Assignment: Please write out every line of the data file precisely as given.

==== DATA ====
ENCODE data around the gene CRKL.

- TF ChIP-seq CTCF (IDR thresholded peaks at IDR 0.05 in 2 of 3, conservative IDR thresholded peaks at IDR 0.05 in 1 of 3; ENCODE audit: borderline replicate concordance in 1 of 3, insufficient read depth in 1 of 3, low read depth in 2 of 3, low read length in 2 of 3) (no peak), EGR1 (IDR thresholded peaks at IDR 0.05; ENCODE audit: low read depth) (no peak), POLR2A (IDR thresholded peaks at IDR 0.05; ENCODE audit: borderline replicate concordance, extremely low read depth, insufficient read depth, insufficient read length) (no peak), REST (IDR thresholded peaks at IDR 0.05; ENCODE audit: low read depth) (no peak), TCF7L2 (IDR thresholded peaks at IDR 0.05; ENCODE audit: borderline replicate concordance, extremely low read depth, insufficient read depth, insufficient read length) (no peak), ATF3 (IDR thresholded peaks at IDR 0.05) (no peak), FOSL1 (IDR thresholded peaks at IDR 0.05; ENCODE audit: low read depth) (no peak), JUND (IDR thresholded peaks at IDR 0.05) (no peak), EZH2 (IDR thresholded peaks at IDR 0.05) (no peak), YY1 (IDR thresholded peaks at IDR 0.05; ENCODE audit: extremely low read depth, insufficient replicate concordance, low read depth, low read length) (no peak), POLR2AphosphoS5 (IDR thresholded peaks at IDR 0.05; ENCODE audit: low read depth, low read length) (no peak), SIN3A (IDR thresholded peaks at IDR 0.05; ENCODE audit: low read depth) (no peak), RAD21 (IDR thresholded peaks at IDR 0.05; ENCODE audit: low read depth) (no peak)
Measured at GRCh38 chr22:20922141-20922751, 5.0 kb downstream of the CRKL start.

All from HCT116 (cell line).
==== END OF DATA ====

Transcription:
ENCODE data around the gene CRKL.

- TF ChIP-seq CTCF (IDR thresholded peaks at IDR 0.05 in 2 of 3, conservative IDR thresholded peaks at IDR 0.05 in 1 of 3; ENCODE audit: borderline replicate concordance in 1 of 3, insufficient read depth in 1 of 3, low read depth in 2 of 3, low read length in 2 of 3) (no peak), EGR1 (IDR thresholded peaks at IDR 0.05; ENCODE audit: low read depth) (no peak), POLR2A (IDR thresholded peaks at IDR 0.05; ENCODE audit: borderline replicate concordance, extremely low read depth, insufficient read depth, insufficient read length) (no peak), REST (IDR thresholded peaks at IDR 0.05; ENCODE audit: low read depth) (no peak), TCF7L2 (IDR thresholded peaks at IDR 0.05; ENCODE audit: borderline replicate concordance, extremely low read depth, insufficient read depth, insufficient read length) (no peak), ATF3 (IDR thresholded peaks at IDR 0.05) (no peak), FOSL1 (IDR thresholded peaks at IDR 0.05; ENCODE audit: low read depth) (no peak), JUND (IDR thresholded peaks at IDR 0.05) (no peak), EZH2 (IDR thresholded peaks at IDR 0.05) (no peak), YY1 (IDR thresholded peaks at IDR 0.05; ENCODE audit: extremely low read depth, insufficient replicate concordance, low read depth, low read length) (no peak), POLR2AphosphoS5 (IDR thresholded peaks at IDR 0.05; ENCODE audit: low read depth, low read length) (no peak), SIN3A (IDR thresholded peaks at IDR 0.05; ENCODE audit: low read depth) (no peak), RAD21 (IDR thresholded peaks at IDR 0.05; ENCODE audit: low read depth) (no peak)
Measured at GRCh38 chr22:20922141-20922751, 5.0 kb downstream of the CRKL start.

All from HCT116 (cell line).